Tuesday, February 26, 2008

What's so great about the Festival of the Book?

Class, this is what is known as a rhetorical question. Obviously, I'm going to tell you what's so great about the Virginia Festival of the Book.

If I answered this question last year, I would have said the best thing was that my friend Melissa was on a panel there. She was funny as always -- this is the woman who once said "I'd eat my own thumb if it were french-fried" -- and she wrote a brilliant book which you should all run out and buy if you haven't already, The Girl's Guide to Absolutely Everything. Even if you're not a girl you should read it because you will then understand girls better, and isn't that your main goal in life??? [Disclaimer: I assisted in copyediting this book. But I also proofread Methods in Enzymology, and you don't see me recommending that you all run out and buy that, do you? Well, do you????? Although it *is* fascinating.]

Today's theme: fun with question marks.

So last year was fun because I had a star on my hands. But the Bookfest is always fun and interesting. First off, you can discover great new-to-you authors. You can be read to, and you can ask questions. You can get a better understanding of the writer's process, and of course you will feel emotionally bolstered by all the emphasis on books and reading.

But my favorite thing about the Bookfest is the sheer number of readers who attend.

[Wait -- there's a rainbow outside! as opposed to inside! I must go tell the others!]

Ok, I'm back. Let's face it, most readers are solitary creatures. We like to stay home and read. Why, I sometimes don't come out of the house for days. Ok, that might be another problem, a problem (or an opportunity!) like being introverted. Readers tend to be introverted -- oh don't get upset if you're an extroverted reader, no one's casting asparagus at you -- and consequently they often don't meet other readers. Book clubs don't count. Oh, maybe they should. But the Bookfest lures all those readers out of their houses and brings them together. And that's what's so great.

PS To introverted bookish types who want to meet other introverted bookish types, I'll give you a topic with which to chat up people you see at the Bookfest: "So, what have you been reading lately?" (This is a place where you don't want to add too many question marks, as it will just make you appear desperate and plus a little frightening.) You're welcome.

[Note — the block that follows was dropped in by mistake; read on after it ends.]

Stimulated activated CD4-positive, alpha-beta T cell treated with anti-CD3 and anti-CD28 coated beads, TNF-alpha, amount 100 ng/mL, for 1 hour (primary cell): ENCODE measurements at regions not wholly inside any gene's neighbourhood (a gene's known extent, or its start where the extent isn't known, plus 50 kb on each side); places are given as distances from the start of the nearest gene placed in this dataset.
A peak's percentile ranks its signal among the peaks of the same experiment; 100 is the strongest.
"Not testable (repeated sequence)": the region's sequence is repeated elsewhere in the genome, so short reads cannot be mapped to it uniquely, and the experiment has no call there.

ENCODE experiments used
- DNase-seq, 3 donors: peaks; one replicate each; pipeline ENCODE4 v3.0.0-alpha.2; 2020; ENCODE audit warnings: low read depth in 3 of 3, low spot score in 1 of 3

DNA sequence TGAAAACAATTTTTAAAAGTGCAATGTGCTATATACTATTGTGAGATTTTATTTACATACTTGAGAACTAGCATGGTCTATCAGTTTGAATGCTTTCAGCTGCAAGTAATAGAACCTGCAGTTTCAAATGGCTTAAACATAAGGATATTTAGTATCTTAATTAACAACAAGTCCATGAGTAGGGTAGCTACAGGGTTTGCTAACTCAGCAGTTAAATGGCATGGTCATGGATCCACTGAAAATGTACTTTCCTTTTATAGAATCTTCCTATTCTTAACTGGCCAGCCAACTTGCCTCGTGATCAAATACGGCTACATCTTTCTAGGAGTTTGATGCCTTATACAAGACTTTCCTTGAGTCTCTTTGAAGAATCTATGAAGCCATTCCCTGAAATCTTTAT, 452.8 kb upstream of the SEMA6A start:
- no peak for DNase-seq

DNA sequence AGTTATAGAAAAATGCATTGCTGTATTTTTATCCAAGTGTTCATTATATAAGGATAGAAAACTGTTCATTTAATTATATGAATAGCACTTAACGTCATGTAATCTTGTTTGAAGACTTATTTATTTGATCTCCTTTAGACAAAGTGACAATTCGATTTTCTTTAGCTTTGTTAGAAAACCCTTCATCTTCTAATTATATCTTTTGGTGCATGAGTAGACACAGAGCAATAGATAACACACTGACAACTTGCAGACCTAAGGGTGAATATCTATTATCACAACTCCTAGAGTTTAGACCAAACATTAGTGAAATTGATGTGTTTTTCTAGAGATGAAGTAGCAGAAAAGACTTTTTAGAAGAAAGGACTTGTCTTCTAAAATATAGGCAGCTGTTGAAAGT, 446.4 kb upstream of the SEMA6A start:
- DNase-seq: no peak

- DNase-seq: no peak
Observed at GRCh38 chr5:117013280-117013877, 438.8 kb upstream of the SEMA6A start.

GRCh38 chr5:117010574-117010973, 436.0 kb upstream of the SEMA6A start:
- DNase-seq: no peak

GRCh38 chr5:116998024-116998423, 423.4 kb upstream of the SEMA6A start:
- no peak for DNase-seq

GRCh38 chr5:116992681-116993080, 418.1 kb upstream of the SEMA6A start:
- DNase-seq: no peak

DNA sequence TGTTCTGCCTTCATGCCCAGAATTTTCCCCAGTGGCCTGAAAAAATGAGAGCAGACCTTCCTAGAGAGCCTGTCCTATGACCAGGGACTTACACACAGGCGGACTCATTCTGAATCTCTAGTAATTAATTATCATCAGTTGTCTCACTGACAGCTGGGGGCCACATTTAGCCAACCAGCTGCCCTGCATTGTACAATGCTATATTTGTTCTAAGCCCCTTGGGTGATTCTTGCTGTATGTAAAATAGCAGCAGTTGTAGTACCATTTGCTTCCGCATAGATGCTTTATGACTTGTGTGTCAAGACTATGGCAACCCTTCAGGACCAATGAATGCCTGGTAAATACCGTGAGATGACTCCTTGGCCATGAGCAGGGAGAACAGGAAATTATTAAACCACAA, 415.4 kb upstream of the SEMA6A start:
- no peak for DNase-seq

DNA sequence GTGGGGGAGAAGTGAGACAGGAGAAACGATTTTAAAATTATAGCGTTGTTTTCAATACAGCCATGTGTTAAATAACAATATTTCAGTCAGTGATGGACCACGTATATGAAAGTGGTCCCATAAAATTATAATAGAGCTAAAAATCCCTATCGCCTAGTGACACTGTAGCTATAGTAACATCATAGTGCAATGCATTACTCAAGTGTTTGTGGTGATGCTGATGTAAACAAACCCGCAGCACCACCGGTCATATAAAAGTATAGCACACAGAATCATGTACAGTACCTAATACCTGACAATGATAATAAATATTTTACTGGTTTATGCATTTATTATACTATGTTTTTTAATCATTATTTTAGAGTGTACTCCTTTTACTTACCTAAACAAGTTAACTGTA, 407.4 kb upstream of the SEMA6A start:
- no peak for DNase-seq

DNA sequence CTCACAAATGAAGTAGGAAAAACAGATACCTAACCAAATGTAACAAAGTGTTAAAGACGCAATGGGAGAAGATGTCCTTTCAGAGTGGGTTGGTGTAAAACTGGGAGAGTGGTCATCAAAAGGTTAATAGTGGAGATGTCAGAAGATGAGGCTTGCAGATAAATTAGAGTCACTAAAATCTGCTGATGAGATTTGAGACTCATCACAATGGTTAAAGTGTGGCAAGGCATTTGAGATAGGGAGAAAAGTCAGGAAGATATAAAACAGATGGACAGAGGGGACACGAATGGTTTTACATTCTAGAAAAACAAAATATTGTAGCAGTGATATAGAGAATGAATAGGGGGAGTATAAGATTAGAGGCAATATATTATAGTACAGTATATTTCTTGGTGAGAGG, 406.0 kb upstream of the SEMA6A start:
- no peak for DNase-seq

[Disclaimer deux: I'm guest-blogging for the Bookfest. But my love for it has been strong for many years now.]

That's entertainment!

My best advice to you on this dreary day is to check out June's post. You will laugh until you cry, I guarantee it.

Monday, February 25, 2008

Shall we blog?

We shall. Sometimes you don't need to think of an idea; you just start blogging and something comes to you.

People, I've got nothin'.

I could post about how boring I feel lately, but that would probably be boring. I have a feeling this is a backlash from all the home improvement projects coming to an end (except for the clean-up, which is ongoing and preventing me from taking pictures). The home improvements were so all-encompassing that I now think "what did I do before all that? how did I spend my time? what did I think about?" You can see that I'm talking to myself a lot, but that's fairly normal for me. Either I talk to myself or to the dogs or to the cat, all of whom seem to enjoy all my chattering as well as my singing. I like to make up songs about the dogs and cat, and sometimes about my own activities. This morning, I made up a fabulous song about my own breakfast, very different from the dogs' breakfast song, which uses the tune "Downtown":

When you're a pup
And life is making you hungry
You can always go
When you're a pup
All the noise and the hurry
Seems to help, I know
Just listen to the tapping of the toenails on the vinyl
Linger in the kitchen where you may receive some crackers
How can you lose?

Evidently, when I don't have anything to post about, I reveal more of my eccentricities to my gentle readers. Hmm.

I must say, the most exciting thing that has happened to me in the past week or so is that I was invited to guest-blog for the Virginia Festival of the Book. I'll be reading and reviewing Jacqueline Winspear's book, An Incomplete Revenge. J. Winspear will be part of 3 panel discussions at the Bookfest. The one I'm covering is "Crime Wave: Murder, Murder Everywhere" (Friday, March 28, 8 pm in the County Office Building) because I'm sick -- no, because I'm obsessed with mysteries lately and am looking forward to discovering a new author. Well, new to me. This book is J. Winspear's 5th in her series of "Maisie Dobbs" mysteries.

More on all that later.

Thursday, February 21, 2008

Here is some fun you can have

Put your picture on the cover of popular magazines. Come on, you know you're one of People's most beautiful of the year!


You're welcome.

Monday, February 18, 2008

Reading all day long for 3 days straight

I seem to have a little obsession with mysteries lately. Once I start reading one, I can't stop until I see how it turns out -- hundreds of pages later. I had 3 days off, I read 3 mysteries. Which means I was pretty much reading non-stop. That's not necessarily a bad thing, but reading mysteries is kind of like eating junk food -- it's good, but not ultimately satisfying.

At first I was distracting myself from the turbulence at home, what with all the contractors and everything. Now I think I am distracting myself from sleep apnea. The treatment isn't so bad, although I did pick up another mask to try because the 1st one kept slipping, but nothing says "frumpy" like wearing a nasal mask to bed. The only marginally cool thing about it is that my breathing sounds like Darth Vader. That would probably impress my nephew. I keep trying to say "Luke, I am your father" but you can't really talk with it on, and Rosie-cat probably wouldn't get the reference anyway.